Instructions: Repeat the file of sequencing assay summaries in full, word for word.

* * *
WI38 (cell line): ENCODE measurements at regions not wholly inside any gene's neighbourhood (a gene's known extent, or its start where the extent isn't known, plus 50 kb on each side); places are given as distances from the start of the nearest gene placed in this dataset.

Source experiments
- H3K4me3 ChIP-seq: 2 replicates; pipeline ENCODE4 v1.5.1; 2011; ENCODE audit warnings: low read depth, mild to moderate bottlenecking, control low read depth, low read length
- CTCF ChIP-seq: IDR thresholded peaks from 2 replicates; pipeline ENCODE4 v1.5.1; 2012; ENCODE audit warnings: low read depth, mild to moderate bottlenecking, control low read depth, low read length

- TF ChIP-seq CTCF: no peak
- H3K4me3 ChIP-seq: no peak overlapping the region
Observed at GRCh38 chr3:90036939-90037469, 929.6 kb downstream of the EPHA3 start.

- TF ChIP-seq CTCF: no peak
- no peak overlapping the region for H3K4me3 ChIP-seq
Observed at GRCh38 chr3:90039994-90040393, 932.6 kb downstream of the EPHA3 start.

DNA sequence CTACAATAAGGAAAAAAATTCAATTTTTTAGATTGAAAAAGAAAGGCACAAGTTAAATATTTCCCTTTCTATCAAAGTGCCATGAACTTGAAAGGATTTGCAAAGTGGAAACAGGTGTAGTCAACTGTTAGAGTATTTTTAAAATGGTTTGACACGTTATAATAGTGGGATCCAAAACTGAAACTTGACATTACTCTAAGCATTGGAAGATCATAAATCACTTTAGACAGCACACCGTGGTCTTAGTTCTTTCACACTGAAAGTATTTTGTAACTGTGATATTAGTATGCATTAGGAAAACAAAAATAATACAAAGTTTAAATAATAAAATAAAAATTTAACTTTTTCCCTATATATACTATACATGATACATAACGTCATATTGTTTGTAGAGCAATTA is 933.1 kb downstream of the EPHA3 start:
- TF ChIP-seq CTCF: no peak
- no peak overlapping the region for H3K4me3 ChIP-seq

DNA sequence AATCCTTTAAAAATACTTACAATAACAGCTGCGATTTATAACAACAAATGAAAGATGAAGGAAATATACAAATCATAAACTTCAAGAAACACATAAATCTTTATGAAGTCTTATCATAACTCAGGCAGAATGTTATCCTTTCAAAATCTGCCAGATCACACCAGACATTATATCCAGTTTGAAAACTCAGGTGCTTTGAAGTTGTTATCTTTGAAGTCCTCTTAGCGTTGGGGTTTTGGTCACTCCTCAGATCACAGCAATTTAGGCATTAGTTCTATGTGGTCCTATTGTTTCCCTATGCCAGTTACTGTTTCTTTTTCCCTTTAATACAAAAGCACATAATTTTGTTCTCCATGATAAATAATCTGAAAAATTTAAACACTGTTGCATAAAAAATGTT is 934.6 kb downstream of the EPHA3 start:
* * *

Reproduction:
WI38 (cell line): ENCODE measurements at regions not wholly inside any gene's neighbourhood (a gene's known extent, or its start where the extent isn't known, plus 50 kb on each side); places are given as distances from the start of the nearest gene placed in this dataset.

Source experiments
- H3K4me3 ChIP-seq: 2 replicates; pipeline ENCODE4 v1.5.1; 2011; ENCODE audit warnings: low read depth, mild to moderate bottlenecking, control low read depth, low read length
- CTCF ChIP-seq: IDR thresholded peaks from 2 replicates; pipeline ENCODE4 v1.5.1; 2012; ENCODE audit warnings: low read depth, mild to moderate bottlenecking, control low read depth, low read length

- TF ChIP-seq CTCF: no peak
- H3K4me3 ChIP-seq: no peak overlapping the region
Observed at GRCh38 chr3:90036939-90037469, 929.6 kb downstream of the EPHA3 start.

- TF ChIP-seq CTCF: no peak
- no peak overlapping the region for H3K4me3 ChIP-seq
Observed at GRCh38 chr3:90039994-90040393, 932.6 kb downstream of the EPHA3 start.

DNA sequence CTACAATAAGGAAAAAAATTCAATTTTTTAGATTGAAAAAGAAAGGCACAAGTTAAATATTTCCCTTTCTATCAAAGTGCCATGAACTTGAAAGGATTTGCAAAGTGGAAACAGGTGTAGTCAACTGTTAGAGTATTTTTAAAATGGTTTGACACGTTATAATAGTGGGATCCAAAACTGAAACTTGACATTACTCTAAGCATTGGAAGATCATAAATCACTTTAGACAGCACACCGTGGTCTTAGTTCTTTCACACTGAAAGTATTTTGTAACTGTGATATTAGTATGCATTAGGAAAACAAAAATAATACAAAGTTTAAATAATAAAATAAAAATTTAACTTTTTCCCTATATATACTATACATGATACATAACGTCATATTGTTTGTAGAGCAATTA is 933.1 kb downstream of the EPHA3 start:
- TF ChIP-seq CTCF: no peak
- no peak overlapping the region for H3K4me3 ChIP-seq

DNA sequence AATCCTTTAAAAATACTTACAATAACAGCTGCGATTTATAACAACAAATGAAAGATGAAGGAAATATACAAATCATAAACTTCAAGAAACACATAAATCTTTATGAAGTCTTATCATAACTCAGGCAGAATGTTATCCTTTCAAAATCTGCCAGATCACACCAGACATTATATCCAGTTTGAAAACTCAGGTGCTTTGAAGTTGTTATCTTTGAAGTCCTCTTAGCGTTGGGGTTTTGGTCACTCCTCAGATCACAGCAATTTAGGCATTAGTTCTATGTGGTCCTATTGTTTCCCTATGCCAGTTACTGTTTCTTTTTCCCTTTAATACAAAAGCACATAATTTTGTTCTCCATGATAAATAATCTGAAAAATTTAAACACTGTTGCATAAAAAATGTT is 934.6 kb downstream of the EPHA3 start: